Breaking News!

No, It’s nothing to do with Coronavirus, Donald Trump, Boris, the NHS or Brexit. Even though it’s not going to make the papers, for me, it’s more exciting than any of those. Tonight at 7pm, I went down the garden to feed my tawny owl his day old chick. He flew into my neighbour’s sycamore briefly and then left when I approached the apple tree stump where I leave the chick. It was pretty dark and he must have flown in to retrieve the chick without me seeing him because when I checked, it had gone. I next heard him calling from down the field and right on cue, a female answered from the nest box above my head. A few seconds later, I heard the familiar scratching as she made her way up the inside of the box to the entrance, and flew silently down the field to join him.

Update – I’ve had my trailcam on the box for the last couple of nights and there’s quite a lot of activity and plenty of noise when one flies in. Tonight, the same procedure. Our male flew in at dusk to retrieve his chick and took it down the field. Within seconds he called, was answered by the female in the box and she flew down to meet him. I’m hoping he’s sharing his chick…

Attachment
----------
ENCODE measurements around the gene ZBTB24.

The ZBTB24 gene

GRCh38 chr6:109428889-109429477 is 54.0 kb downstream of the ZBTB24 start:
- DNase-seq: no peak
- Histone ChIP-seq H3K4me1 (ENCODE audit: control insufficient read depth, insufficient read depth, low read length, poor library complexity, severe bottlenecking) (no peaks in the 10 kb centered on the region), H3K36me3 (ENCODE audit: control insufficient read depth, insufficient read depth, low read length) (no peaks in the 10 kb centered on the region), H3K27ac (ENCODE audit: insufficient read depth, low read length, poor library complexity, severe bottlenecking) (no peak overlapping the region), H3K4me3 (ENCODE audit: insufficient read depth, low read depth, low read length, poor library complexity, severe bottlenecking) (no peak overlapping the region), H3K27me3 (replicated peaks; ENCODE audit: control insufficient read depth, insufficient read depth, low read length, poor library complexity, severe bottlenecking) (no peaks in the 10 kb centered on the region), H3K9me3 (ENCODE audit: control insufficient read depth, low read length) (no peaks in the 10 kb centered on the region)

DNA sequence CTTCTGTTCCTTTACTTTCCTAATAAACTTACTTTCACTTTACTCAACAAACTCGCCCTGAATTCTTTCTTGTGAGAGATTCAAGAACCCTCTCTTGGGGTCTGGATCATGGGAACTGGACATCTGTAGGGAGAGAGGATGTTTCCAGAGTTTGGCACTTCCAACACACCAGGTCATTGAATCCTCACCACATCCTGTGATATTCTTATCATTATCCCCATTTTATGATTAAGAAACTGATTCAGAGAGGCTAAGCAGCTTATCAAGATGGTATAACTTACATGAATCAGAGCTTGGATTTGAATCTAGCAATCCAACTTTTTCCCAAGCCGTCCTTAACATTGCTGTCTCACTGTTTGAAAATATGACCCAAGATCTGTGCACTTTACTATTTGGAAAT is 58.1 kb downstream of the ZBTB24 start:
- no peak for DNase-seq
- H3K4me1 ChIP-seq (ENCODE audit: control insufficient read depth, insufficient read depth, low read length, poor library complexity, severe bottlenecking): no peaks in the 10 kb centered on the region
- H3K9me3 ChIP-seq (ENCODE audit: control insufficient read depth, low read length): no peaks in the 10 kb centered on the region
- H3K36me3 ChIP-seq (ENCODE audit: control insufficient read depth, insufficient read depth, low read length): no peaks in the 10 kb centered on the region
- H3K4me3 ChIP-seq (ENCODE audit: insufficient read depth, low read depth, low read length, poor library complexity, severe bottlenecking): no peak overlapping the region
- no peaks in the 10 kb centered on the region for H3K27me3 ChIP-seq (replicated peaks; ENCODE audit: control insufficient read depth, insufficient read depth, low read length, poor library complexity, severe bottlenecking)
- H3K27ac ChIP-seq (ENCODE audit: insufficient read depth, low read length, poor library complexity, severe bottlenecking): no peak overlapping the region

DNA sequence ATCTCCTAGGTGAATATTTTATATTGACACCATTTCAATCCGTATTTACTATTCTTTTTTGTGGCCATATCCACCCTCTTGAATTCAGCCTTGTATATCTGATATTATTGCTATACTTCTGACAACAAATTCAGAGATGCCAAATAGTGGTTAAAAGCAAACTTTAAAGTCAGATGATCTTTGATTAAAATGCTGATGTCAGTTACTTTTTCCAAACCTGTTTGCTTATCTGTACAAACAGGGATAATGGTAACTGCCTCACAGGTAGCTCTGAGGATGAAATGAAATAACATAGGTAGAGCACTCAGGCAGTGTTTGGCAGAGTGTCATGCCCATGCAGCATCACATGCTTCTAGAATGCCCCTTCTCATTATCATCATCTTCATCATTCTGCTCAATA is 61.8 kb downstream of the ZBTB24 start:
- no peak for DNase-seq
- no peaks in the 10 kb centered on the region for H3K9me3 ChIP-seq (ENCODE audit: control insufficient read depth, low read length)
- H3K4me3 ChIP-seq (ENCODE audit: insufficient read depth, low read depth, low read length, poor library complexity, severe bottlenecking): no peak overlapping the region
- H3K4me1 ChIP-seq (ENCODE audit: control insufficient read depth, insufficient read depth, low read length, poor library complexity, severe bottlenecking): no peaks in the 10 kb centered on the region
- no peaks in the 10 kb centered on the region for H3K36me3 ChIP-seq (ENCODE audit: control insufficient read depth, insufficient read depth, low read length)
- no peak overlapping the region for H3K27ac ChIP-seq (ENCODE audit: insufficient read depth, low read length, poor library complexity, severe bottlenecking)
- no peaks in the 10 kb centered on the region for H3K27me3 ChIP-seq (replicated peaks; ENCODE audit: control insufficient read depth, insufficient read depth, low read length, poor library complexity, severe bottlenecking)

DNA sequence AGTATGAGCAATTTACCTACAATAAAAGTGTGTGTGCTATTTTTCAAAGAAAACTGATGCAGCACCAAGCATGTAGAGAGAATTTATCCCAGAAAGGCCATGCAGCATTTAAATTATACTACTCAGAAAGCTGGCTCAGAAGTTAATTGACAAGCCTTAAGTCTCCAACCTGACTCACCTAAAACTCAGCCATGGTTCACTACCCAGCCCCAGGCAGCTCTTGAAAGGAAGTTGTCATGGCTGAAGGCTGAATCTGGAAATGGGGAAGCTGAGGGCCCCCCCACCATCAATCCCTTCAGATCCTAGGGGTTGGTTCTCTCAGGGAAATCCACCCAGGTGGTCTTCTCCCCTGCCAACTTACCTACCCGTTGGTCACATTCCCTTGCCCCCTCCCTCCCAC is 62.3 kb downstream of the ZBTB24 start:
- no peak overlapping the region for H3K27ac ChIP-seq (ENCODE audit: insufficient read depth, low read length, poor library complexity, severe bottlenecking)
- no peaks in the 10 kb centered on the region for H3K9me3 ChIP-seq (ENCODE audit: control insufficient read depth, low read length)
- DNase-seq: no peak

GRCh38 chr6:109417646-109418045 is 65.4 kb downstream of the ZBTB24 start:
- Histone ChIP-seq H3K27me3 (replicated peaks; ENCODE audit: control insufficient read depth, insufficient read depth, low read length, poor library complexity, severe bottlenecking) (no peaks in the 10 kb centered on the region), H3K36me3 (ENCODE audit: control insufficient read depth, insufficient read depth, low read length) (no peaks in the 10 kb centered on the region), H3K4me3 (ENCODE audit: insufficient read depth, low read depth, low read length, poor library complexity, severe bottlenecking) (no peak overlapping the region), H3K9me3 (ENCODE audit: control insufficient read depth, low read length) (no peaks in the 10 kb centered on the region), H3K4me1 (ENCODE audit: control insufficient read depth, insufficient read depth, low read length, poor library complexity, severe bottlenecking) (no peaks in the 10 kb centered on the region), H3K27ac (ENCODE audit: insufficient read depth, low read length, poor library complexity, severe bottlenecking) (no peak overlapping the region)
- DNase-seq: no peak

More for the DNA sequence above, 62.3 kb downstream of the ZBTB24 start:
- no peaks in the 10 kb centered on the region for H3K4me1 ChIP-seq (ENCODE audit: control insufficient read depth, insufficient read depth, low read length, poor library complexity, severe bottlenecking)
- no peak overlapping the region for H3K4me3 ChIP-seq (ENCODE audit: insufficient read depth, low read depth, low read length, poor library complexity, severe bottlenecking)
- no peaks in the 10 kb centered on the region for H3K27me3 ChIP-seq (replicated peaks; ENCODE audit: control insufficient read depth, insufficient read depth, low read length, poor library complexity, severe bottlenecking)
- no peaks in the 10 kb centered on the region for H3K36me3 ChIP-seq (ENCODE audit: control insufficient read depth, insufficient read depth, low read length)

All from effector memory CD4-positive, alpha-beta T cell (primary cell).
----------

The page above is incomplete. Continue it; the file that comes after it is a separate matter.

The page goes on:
I’ve been hoping for this ever since the young male left the very same box almost 2 years ago. He’s now mature enough to breed and I’m fairly sure this is him and his new mate hoping to raise a chick or two in our garden.

He fledged on 20th May 2018 so it’s just over two months before we might see his offspring appear. I’m keeping my fingers firmly crossed. Keep an eye on this post and I’ll keep you updated if and when anything else transpires.

Xtra Update – They definitely are creatures of habit, these two. I’ve been monitoring them closely over the past few evenings and their practice is exactly the same every night. He turns up at dusk, takes the chick down the field where, on his arrival, he calls for his mate. She answers his call, leaves the box and goes to meet him. I watched from the field one night and they met in the oak tree in the middle of the field where, I’m fairly sure, he passed the chick to her. There’s quite a bit of activity during the night. Typically, eggs are laid mid to late March with young hatching 30 days later, In that case, we probably don’t have any chicks yet but I’m sure it will become obvious when we have a marked increase in movement.

This Post Has 2 Comments

  1. Finally, a bit of good news in this otherwise dismal time. It is nice to know that nature goes on dispite we humans mucking things up.

  2. Ray Brown says:

    Too true! I am so excited to have tawny owls nesting in our garden again,

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